Love & War: Twenty Years, Three Presidents, Two Daughters and One Louisiana Home

  • By James Carville and Mary Matalin
  • Blue Rider Press
  • 352 pp.

The political pundits' efforts to reconcile Red and Blue State thinking under one roof are riveting.

Love & War: Twenty Years, Three Presidents, Two Daughters and One Louisiana Home

James Carville, a former chief campaign strategist for President Bill Clinton, and Mary Matalin, who worked in both Bush White Houses, are truly sleeping with the enemy, yet they celebrated their 20th anniversary last year. Love & War, the second book co-written by political polar opposites Matalin and Carville, is more a love letter to New Orleans (and, in Matalin’s case, to Dick Cheney) than to each other. On occasion, it’s hard for the reader not to feel like a beleaguered marriage counselor with angry but generally respectful aggrieved parties at each ear.

They’re often asked for the secrets of their success and at least some of the answers are here. The most important factor may well be in the epilogue: “nobody says you have to carefully read and consider every sentence your spouse writes; a quick cursory skimming of their ravings might be enough.” Perhaps tellingly, the epilogue is one of very few sections where who wrote what isn’t clearly delineated.

For the most part, Love & War covers the period since their first book — the similarly titled All’s Fair: Love, War and Running for President — was published in 1995. Not surprisingly, quite a few pages are devoted to the 2000 presidential election. It’s one of many things Matalin and Carville will never agree on; she says Bush won and he says Gore did.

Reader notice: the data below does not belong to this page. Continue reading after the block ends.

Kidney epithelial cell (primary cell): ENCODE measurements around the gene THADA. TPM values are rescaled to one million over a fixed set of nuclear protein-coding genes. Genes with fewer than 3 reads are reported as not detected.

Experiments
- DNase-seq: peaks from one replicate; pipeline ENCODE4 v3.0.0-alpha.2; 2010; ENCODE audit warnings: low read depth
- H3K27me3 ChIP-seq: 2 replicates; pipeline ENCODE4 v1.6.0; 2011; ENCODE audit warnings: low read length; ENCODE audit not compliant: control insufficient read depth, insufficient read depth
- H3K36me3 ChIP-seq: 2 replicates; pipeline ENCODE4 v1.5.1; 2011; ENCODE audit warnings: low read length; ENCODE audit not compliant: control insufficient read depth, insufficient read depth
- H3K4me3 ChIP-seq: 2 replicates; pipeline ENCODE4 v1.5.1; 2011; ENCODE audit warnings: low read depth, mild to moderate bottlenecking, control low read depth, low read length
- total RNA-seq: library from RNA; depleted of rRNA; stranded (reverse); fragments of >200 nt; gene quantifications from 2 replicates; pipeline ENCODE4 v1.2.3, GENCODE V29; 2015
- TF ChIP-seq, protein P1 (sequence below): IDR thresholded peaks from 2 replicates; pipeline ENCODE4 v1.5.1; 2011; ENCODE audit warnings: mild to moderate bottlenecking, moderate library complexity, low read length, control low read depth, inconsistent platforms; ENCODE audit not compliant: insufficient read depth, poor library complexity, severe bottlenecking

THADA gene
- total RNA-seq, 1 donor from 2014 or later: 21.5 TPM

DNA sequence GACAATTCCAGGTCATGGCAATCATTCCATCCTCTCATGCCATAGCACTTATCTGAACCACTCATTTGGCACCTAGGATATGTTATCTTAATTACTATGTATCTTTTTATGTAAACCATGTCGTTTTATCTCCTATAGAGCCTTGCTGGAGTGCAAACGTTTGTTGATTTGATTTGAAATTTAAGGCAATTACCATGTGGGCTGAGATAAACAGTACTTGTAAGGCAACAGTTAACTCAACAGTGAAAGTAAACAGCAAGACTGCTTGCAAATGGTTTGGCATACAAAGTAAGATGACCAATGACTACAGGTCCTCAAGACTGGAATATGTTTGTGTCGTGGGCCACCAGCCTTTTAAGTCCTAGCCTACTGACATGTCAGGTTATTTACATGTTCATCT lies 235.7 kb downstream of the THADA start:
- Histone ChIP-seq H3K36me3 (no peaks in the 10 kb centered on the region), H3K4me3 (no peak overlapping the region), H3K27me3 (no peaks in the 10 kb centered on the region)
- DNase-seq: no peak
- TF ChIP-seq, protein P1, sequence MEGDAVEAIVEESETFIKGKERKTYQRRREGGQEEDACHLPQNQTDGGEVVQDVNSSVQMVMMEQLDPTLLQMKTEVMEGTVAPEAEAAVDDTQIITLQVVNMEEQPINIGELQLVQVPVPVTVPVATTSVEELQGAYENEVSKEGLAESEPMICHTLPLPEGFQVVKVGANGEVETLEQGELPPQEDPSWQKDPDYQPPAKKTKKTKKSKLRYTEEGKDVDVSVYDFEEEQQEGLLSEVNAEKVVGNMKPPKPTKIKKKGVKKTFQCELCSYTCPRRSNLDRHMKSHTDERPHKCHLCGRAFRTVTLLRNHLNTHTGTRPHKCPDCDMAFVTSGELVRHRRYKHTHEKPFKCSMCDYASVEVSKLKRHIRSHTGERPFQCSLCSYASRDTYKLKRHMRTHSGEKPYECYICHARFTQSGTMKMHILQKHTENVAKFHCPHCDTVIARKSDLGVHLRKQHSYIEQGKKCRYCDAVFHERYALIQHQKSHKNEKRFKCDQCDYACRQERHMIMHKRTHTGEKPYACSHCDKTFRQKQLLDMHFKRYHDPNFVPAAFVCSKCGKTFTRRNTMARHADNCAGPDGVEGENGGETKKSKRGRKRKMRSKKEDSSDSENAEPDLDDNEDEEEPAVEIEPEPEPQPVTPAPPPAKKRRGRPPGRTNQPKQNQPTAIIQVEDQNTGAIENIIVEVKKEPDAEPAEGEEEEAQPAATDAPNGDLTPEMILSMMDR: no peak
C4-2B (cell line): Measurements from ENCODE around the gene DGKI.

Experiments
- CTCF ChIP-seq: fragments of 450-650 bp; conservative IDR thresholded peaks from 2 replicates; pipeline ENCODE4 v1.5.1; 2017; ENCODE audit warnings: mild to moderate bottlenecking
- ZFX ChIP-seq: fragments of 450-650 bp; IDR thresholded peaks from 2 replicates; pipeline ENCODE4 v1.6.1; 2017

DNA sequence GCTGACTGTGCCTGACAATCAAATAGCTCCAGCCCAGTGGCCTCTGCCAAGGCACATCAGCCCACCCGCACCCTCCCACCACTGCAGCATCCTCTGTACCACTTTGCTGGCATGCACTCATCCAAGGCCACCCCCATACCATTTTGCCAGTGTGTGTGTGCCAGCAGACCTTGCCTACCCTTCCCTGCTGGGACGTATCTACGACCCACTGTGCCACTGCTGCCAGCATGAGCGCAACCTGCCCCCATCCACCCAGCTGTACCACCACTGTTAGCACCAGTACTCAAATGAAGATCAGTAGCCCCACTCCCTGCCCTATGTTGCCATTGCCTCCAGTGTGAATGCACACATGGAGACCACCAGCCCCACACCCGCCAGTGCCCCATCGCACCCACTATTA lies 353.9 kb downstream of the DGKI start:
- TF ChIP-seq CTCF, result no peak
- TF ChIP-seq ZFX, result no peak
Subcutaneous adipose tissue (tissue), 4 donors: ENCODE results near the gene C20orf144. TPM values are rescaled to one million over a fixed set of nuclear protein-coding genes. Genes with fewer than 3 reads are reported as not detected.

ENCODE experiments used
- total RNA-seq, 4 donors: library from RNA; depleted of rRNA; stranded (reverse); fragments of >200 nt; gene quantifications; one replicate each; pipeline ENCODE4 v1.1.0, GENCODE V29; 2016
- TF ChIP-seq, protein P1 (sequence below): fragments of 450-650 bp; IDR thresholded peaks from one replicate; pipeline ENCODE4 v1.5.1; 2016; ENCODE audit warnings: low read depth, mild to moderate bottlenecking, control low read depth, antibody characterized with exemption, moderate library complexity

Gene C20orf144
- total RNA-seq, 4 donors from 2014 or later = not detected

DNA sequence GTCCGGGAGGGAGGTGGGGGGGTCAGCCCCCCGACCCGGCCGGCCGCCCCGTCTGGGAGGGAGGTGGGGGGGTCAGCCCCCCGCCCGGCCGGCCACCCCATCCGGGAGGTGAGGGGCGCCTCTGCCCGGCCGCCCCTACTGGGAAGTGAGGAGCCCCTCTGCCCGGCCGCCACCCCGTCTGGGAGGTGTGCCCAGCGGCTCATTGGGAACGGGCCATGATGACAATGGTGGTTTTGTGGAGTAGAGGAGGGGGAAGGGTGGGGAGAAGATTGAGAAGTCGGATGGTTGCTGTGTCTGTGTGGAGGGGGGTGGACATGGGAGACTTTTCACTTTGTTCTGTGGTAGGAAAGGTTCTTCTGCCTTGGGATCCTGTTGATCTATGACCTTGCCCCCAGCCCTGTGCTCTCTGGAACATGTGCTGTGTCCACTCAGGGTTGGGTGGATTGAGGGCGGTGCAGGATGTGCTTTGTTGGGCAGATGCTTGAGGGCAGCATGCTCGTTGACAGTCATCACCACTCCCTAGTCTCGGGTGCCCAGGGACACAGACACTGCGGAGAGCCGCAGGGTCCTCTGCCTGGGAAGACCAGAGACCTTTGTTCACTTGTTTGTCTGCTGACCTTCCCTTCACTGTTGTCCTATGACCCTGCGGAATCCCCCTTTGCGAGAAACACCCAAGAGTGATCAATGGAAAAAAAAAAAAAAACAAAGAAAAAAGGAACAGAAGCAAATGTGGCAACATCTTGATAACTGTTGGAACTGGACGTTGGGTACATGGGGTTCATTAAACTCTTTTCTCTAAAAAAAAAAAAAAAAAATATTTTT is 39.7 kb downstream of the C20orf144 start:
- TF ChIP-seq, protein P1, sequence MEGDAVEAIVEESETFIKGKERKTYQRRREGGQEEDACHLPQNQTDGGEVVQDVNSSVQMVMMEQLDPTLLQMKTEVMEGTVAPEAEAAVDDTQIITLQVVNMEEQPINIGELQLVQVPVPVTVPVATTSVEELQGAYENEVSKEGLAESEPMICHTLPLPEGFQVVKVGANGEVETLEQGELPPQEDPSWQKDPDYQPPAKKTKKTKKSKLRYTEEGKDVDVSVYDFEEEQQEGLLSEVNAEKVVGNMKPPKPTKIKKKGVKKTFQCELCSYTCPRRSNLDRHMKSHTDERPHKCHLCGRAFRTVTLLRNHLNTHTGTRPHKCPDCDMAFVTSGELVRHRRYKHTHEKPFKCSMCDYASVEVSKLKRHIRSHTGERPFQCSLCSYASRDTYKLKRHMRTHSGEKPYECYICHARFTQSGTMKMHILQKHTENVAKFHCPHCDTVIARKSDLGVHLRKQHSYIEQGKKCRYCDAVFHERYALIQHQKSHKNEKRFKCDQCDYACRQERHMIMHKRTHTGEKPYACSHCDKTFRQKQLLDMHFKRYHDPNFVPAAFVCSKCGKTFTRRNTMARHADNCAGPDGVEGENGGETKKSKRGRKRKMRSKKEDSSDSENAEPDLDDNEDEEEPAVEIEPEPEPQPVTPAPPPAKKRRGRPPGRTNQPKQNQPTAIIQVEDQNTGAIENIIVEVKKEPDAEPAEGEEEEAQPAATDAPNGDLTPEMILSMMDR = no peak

During the Clinton administration, Matalin attended high-profile events, which she described to be “like sticking hot spikes into a wound and twisting the skin and pouring vinegar on it” with Carville. In January 2001, however, Carville was the frustrated one, and after George W. Bush took office, Carville said, “I hope he doesn’t succeed” (eight years before Rush Limbaugh famously expressed the same sentiment about Barack Obama). To this day, Carville bristles that 9/11 wouldn’t have happened if the Supreme Court’s election decision had gone the other way, reasoning that the detail-obsessed Gore would have read the briefing reports warning of terrorist capabilities.

Almost immediately after the Supreme Court made a final decision on the election, after more than a month of stop-and-start recounts in Florida, Matalin went to work for incoming Vice President Dick Cheney. Matalin’s fawning over Cheney in Love & War could make anyone’s eyes roll: Among other things, he’s “brilliant,” “a seasoned, mature politician who didn’t have his own agenda” and “everything I admire in a man and a leader.” She admits to being his “groupie,” delighted to be “at the elbow of the greatest font of historical and practical knowledge, one Richard B. Cheney.”

The very long chapter “The Dark Ages” — which includes a fascinating recollection of Matalin joining Cheney in the safe room deep under the White House as the events of 9/11 unfolded — is aptly named because it describes the time Matalin worked in the George W. Bush administration as a challenging period for Matalin and Carville’s marriage. The Iraq War led to prolonged silence in their household.